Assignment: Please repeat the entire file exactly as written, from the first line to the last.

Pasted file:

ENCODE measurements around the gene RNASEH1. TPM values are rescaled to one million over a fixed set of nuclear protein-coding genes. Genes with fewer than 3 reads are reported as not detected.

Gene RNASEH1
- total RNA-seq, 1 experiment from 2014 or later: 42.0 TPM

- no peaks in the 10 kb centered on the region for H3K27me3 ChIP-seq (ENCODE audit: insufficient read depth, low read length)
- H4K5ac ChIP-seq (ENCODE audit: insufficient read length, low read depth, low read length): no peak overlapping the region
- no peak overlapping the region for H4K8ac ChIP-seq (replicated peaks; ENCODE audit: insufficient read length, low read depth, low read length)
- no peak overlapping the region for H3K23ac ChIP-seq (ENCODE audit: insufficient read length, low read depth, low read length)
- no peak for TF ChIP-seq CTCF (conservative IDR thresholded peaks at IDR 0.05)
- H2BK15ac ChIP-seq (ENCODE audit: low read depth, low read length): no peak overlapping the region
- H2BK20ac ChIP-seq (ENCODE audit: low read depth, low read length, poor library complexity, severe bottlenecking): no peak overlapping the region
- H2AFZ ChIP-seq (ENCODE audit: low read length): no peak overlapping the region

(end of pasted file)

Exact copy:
ENCODE measurements around the gene RNASEH1. TPM values are rescaled to one million over a fixed set of nuclear protein-coding genes. Genes with fewer than 3 reads are reported as not detected.

Gene RNASEH1
- total RNA-seq, 1 experiment from 2014 or later: 42.0 TPM

- no peaks in the 10 kb centered on the region for H3K27me3 ChIP-seq (ENCODE audit: insufficient read depth, low read length)
- H4K5ac ChIP-seq (ENCODE audit: insufficient read length, low read depth, low read length): no peak overlapping the region
- no peak overlapping the region for H4K8ac ChIP-seq (replicated peaks; ENCODE audit: insufficient read length, low read depth, low read length)
- no peak overlapping the region for H3K23ac ChIP-seq (ENCODE audit: insufficient read length, low read depth, low read length)
- no peak for TF ChIP-seq CTCF (conservative IDR thresholded peaks at IDR 0.05)
- H2BK15ac ChIP-seq (ENCODE audit: low read depth, low read length): no peak overlapping the region
- H2BK20ac ChIP-seq (ENCODE audit: low read depth, low read length, poor library complexity, severe bottlenecking): no peak overlapping the region
- H2AFZ ChIP-seq (ENCODE audit: low read length): no peak overlapping the region